Some versions of Paneer are quite soft like regular cottage cheese, and when a recipe calls for this type, regular cottage cheese will certainly do the trick!
This is true for Indian-style fritters that use Paneer as a base, but you can also invent your own recipes using cottage cheese as a Paneer substitute!
5. Firm Tofu
Although Paneer contains dairy, meaning it is unsuitable for anyone who doesn’t consume milk products, Paneer recipes can easily swap out the dairy for cubed firm tofu!
To create a cheesy effect, simply drain the tofu well and press it between two paper towels until it is quite dry on the outside.
Then, cube the tofu into a small bowl and add a generous pinch of fine salt. This is, of course, not Paneer cheese, but the tofu will absorb flavorings just like Paneer and will offer a firm bite when stewed all day, so it really is the perfect non-dairy option for Paneer on the market!
6. Mexican Oaxaca Cheese
This popular Mexican cheese gets its roots from Queso Fresco and is very mild.
If you’re in Mexico, especially Oaxaca proper, then it is also the best cheese because you will find it in literally every shop! Outside of Mexico, it can be a little trickier to find but is a great alternative to Paneer if you can find it.
7. Surti Paneer
This is a special type of Paneer cheese that is made specifically from buffalo milk curdled with rennet, as opposed to cow’s milk curdled with lemon juice or vinegar, as most store-bought Paneer cheese exists today, especially in the Western world.
If you have a chance to substitute typical Paneer for this Indian version, we recommend you try it! Surti Paneer has a stronger flavor and higher fat content meaning it is creamier and denser than its alternatives. It also does not melt when cooking, so it is an excellent option for stews, curries, soups, and deep frying.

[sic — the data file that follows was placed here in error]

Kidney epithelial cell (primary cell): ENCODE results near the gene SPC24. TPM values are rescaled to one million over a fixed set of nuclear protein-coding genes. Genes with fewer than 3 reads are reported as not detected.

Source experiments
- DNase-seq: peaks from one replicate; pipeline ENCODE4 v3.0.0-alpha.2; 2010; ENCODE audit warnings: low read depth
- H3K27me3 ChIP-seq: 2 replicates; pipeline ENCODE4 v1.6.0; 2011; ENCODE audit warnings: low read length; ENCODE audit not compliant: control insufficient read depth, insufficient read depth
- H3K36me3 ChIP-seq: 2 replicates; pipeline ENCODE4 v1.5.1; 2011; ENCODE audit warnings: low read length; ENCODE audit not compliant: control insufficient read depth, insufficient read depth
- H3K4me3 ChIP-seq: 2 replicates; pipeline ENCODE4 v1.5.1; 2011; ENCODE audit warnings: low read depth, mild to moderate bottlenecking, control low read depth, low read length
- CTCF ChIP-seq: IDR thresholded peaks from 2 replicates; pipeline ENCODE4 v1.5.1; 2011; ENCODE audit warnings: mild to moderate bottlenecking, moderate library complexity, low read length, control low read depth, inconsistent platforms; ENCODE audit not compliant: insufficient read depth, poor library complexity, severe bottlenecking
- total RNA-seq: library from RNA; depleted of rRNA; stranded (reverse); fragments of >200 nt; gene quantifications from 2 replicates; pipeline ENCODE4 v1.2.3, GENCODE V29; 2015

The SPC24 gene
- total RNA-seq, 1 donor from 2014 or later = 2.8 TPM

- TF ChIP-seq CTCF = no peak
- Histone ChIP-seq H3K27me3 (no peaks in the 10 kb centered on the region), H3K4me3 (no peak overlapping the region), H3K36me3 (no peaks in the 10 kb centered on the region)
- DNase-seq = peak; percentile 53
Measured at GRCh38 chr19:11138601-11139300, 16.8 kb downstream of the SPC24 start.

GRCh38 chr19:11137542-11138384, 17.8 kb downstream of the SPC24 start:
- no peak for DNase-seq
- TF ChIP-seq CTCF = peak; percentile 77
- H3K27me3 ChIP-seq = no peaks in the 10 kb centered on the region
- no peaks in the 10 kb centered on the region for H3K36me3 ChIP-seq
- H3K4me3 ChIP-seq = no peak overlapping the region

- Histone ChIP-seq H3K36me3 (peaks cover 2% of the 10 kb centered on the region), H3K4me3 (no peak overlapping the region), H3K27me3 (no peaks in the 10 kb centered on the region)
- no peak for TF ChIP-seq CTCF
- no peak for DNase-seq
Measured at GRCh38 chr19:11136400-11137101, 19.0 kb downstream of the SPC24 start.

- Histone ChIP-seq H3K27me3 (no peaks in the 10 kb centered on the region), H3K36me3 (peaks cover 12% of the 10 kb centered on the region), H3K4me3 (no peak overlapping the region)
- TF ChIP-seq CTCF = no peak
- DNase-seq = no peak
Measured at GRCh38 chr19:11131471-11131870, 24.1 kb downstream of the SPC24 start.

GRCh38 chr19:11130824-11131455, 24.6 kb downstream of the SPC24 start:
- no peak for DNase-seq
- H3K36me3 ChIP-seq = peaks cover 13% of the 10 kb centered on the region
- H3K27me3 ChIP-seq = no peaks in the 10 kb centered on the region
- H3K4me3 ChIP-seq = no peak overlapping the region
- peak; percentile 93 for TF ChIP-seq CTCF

This cheese may be hard to find outside of India but is well worth it if you have the opportunity to cook with it!
8. Bandel Cheese
This cheese is sort of like a Portuguese version of Paneer cheese. It is made similarly, but after it is pressed and aged for 36 hours, it is then smoked, imparting a very unique, at times intense flavor.
Bandel cheese is a very ancient recipe, originating in India but becoming very popular with Portuguese immigrants, and has since become a rare delicacy. Bandel makes a great alternative to regular Paneer and adds that unsuspecting smokey flavor that will dance on your palette!
If you’re a fan of Indian food, you have likely fallen in love with Paneer cheese, however, it is not always the easiest cheese to find. Check the specialty aisle of your grocery store, or better yet, check out the Indian grocer in your area. If you can not find Paneer cheese, any one of these cheeses will make a great substitute, particularly the Halloumi for stews, thick sauces, gravies, and curries.
Pay close attention to whatever your recipe asks for in terms of soft or firm Paneer as this will make all the difference in which cheese you choose as an alternative. For recipes calling for firm Paneer, choose a firmer cheese like Feta or Halloumi. If your recipe is asking for low and slow cooking, make sure you choose an alternative that also doesn’t melt (again, Halloumi or tofu). And if your recipe is asking for a soft Paneer or Indian cottage cheese, then go with ricotta, cottage cheese, or quark. All of these cheeses will do the trick and act as Paneer which is a wonderfully chewy, flavourful, mild cheese that takes on the flavor of whatever you’re cooking!
Related: 50 Famous Indian Foods